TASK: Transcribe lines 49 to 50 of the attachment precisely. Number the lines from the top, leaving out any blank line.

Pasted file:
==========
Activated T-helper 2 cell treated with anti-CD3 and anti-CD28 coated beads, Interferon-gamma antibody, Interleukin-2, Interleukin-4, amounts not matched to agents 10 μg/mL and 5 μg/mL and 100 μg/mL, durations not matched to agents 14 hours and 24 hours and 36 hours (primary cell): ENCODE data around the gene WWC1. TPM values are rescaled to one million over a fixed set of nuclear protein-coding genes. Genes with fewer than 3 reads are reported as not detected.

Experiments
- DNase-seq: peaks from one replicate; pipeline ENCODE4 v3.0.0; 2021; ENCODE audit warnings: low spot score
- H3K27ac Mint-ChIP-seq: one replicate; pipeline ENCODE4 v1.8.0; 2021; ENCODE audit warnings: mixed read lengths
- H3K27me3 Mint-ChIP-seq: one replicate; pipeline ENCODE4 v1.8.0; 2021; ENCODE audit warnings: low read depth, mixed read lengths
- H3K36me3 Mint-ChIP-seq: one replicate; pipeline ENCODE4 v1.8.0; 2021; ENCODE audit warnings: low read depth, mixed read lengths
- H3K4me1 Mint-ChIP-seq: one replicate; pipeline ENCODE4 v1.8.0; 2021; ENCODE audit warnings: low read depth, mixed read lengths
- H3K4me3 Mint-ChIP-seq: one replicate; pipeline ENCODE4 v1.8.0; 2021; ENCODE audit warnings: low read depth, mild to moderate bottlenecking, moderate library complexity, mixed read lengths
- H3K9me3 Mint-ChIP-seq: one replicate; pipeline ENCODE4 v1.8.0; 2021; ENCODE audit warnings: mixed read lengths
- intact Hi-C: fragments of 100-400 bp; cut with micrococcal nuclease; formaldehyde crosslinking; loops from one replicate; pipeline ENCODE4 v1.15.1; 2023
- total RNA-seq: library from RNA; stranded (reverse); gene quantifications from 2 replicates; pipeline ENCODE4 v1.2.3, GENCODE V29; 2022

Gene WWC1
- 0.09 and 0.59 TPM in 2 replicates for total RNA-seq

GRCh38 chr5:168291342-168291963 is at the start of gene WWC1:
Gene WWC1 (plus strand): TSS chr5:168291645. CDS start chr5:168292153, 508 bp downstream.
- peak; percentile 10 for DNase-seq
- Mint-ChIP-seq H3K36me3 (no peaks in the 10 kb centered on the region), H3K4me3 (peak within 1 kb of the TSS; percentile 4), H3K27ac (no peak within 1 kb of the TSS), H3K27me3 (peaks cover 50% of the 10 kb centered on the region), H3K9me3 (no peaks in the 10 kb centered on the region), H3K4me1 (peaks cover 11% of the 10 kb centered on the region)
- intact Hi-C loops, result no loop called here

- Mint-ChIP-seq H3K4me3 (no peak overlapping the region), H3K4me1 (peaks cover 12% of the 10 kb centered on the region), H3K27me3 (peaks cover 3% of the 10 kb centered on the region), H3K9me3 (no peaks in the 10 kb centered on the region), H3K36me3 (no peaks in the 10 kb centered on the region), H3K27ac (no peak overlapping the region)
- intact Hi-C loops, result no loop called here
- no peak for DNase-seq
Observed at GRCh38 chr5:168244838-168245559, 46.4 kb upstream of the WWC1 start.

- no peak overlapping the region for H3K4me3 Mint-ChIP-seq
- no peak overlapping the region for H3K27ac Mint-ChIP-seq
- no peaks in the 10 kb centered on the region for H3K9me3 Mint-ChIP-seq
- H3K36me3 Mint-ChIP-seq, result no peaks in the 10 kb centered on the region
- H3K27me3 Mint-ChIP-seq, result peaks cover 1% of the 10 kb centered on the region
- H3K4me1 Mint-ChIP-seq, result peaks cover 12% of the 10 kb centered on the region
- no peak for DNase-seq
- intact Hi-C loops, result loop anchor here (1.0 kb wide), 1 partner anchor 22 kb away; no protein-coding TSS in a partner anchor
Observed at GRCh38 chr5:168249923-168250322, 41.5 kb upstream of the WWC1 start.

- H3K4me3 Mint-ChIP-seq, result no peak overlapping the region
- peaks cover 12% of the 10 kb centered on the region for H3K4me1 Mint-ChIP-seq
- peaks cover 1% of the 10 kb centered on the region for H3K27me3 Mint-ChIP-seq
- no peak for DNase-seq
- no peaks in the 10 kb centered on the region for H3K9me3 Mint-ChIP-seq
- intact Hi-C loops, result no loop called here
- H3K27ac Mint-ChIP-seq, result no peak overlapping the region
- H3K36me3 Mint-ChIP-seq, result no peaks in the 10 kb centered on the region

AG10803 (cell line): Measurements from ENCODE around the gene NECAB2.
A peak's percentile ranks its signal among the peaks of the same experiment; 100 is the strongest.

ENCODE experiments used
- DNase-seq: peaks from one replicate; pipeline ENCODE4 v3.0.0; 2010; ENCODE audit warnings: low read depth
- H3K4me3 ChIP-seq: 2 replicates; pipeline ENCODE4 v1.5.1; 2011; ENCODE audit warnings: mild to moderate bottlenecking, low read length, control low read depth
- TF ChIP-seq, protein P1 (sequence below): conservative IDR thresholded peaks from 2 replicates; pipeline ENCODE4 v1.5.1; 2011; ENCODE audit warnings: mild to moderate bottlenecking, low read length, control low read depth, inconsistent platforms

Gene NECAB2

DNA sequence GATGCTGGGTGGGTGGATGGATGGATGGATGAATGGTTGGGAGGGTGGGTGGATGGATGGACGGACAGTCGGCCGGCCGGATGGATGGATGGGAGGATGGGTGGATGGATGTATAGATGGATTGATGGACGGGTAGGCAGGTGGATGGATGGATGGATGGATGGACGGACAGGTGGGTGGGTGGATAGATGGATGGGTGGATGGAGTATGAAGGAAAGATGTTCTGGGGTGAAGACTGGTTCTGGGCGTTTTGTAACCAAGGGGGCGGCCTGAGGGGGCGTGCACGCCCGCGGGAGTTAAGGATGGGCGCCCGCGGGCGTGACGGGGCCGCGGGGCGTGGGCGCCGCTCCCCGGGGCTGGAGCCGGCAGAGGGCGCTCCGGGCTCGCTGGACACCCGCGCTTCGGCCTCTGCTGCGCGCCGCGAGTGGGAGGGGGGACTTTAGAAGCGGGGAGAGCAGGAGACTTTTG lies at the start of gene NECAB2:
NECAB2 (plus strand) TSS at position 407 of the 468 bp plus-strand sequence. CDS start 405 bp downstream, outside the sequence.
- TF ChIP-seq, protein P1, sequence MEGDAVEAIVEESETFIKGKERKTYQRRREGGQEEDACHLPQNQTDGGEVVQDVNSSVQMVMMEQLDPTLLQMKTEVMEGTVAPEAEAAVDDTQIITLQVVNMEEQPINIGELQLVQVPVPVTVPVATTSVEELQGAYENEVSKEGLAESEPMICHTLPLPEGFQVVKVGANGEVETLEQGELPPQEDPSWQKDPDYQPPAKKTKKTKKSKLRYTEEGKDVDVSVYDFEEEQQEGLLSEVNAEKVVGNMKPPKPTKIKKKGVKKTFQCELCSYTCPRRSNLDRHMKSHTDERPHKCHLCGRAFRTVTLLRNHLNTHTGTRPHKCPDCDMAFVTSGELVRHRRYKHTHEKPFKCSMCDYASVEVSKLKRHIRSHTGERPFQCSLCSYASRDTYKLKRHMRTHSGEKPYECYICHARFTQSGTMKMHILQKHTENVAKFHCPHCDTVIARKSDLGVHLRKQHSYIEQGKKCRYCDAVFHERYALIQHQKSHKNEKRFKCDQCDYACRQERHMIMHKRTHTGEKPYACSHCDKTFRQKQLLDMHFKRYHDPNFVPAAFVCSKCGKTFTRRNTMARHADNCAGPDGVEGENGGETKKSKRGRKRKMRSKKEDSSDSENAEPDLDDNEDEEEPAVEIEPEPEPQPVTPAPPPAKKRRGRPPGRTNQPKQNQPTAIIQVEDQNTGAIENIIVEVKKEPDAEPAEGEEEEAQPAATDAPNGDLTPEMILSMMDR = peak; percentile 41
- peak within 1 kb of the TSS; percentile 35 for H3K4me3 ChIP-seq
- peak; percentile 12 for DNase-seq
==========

- TF ChIP-seq, protein P1, sequence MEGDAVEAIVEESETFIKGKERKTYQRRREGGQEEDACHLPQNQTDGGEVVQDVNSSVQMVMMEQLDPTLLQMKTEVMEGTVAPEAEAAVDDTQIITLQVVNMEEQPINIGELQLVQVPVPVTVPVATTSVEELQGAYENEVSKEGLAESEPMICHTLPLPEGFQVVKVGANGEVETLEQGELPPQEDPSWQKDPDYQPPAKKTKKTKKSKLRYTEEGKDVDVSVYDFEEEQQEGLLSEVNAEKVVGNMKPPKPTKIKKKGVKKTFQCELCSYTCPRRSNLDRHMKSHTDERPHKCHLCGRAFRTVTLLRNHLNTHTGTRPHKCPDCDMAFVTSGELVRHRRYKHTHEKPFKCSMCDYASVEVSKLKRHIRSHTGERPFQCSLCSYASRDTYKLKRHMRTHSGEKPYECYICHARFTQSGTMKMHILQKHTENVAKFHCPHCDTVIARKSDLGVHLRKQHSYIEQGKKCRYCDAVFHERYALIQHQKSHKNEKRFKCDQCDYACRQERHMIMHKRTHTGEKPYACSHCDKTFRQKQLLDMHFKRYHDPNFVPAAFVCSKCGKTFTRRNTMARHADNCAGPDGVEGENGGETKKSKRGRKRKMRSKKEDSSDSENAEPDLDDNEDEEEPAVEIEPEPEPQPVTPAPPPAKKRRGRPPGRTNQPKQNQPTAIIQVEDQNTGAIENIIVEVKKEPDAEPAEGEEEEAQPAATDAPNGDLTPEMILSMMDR = peak; percentile 41
- peak within 1 kb of the TSS; percentile 35 for H3K4me3 ChIP-seq